Firefox = Eats up CPU, very raw look n feel. Almost dead or hangs if left idle for some time.
Chrome = Good GUI, Eats up CPU, almost hangs or becomes almost dead when too many tabs
are open.
Opera = Good GUI, but some asian fonts are not shown correctly/totally wrong, captcha image
not shown for many sites, irritates.
Safary = Very Good GUI, but asian fonts shown are wrong.Again captcha image problem with some sites, Not very impressive when shows some site like google etc as it tends to show Google image very large extended with space on the screen seems unbalanced a lot.
Seamonkey = Raw look, less space on the screen
Maxthone etc. = Not good almost like IE in behaviour as they use IE’s engine.

Flock = Initially takes time to load first time, after that it works like a breeze, Comfortable GUI,
No problem with asian fonts, many tabs open but still works very fine. tab preferences are very good, no problem with captacha images etc. Couldn’t find any problem with it. Except I wanted it to provide some sort of option to hide main menu. Complete browser for me. but sadly is being discontinued..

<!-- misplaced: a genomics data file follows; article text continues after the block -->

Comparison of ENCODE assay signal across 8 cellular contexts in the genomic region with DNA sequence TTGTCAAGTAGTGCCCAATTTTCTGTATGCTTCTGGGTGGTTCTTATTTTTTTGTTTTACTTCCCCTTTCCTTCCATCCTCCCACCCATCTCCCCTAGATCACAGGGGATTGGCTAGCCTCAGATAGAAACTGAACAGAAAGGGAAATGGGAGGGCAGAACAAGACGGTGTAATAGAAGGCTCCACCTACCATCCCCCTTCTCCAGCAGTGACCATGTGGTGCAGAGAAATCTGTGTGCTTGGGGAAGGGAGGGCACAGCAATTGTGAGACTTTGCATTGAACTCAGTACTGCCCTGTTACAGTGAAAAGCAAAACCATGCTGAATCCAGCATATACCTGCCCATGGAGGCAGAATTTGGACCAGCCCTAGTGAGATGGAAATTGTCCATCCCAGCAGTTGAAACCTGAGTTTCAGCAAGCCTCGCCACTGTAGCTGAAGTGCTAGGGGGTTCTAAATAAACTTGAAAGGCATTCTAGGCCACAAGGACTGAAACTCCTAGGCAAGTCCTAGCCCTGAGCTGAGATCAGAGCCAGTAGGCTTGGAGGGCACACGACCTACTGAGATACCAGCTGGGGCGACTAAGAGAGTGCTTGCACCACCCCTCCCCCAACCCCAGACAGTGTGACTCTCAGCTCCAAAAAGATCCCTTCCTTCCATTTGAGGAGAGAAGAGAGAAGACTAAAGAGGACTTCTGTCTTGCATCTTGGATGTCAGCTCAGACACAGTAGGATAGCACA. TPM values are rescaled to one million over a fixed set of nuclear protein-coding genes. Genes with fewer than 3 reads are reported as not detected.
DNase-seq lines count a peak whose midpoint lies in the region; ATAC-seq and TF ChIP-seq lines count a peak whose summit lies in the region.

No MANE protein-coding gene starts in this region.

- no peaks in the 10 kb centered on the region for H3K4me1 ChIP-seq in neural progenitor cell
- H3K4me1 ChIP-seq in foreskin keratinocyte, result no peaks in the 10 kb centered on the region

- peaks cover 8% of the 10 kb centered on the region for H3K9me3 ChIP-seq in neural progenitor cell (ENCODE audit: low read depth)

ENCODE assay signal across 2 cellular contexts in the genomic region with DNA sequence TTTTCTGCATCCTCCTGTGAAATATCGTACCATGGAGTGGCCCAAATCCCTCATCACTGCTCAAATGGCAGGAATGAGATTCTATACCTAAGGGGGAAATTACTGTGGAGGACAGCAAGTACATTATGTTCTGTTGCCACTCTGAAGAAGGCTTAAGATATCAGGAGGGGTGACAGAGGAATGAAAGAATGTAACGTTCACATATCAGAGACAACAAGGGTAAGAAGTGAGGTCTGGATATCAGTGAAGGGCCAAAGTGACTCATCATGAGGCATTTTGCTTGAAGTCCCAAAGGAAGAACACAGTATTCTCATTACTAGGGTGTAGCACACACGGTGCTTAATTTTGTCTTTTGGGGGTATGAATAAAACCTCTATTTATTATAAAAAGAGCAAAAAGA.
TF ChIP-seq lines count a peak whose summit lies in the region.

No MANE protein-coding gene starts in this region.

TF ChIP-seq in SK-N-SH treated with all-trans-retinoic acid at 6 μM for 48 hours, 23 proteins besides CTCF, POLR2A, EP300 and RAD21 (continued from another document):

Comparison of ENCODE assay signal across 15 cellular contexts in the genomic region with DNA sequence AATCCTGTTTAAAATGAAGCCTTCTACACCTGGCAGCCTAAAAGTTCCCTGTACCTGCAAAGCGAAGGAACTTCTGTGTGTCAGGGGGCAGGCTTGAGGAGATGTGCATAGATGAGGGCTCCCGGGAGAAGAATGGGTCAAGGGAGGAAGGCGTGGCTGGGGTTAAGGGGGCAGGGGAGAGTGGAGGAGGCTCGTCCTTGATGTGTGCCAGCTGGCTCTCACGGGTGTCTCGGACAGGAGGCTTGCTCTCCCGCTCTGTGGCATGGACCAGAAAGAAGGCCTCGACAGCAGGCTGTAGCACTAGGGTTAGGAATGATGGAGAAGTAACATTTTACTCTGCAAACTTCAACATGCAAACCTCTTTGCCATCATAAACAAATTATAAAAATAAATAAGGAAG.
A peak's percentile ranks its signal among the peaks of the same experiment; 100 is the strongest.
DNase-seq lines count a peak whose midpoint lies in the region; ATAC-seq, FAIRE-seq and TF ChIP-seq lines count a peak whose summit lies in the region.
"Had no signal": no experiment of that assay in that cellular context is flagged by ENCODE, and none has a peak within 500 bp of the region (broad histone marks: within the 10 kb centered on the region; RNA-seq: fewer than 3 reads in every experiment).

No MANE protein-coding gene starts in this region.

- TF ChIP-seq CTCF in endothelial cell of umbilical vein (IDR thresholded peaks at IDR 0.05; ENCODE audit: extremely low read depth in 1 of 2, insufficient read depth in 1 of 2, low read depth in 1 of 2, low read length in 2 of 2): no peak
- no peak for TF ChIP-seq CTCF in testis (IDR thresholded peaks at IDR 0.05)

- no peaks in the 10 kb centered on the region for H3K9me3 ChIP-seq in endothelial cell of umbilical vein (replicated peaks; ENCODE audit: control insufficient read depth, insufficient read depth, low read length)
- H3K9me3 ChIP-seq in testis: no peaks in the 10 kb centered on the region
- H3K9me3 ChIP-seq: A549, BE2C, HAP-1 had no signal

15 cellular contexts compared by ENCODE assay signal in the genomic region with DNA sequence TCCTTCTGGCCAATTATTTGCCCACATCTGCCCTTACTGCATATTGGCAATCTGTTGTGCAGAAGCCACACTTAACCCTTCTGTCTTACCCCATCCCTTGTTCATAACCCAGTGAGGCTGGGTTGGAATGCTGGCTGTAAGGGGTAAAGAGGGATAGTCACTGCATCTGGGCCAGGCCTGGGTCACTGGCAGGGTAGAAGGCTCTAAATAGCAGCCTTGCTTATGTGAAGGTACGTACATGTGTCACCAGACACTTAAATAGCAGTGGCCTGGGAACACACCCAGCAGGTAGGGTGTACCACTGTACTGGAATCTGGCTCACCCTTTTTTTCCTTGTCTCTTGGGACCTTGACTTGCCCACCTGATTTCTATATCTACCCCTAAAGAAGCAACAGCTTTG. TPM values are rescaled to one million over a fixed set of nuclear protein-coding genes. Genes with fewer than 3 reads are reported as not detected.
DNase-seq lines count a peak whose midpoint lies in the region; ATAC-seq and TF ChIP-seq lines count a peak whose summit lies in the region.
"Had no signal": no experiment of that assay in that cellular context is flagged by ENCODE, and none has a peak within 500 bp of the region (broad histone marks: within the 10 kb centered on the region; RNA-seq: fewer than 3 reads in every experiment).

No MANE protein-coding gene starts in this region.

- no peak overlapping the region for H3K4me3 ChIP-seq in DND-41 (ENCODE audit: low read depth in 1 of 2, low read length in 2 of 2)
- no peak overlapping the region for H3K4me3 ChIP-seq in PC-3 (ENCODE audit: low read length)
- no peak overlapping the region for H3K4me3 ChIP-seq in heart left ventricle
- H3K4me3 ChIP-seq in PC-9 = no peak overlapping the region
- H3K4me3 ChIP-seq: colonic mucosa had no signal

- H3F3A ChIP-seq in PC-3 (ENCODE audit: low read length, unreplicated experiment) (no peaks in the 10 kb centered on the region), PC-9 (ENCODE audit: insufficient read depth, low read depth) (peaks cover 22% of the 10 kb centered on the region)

Initial load time for Google chrome, IE, Opera, Safari is good, that means they are fast to load initially.

For comparing web page balance, (a technical term discovered by myself just now) open http://www.google.com in all these web browsers, and u’ll notice the difference, some browsers will show the characters/image Google which seems to occupy a lot of space, some seems to crumble it.

Google chrome takes too much memory and makes your system almost dead if you use too many tabs.

I found flock the best. But now when flock is being discontinued, I’m again in a delima to look for some other browser.

Satyendra Shah

Rajiv Abraham - 3 years ago

Satyendra,

The new Firefox 4 is pretty good. Its fast and also designed better. It does take a lot of RAM (nearly 450 MB) but then I do have nearly 30-35 tabs open. I do try to keep away from Chrome because of privacy issues otherwise even that’s good. I primarily though use Firefox most of the time.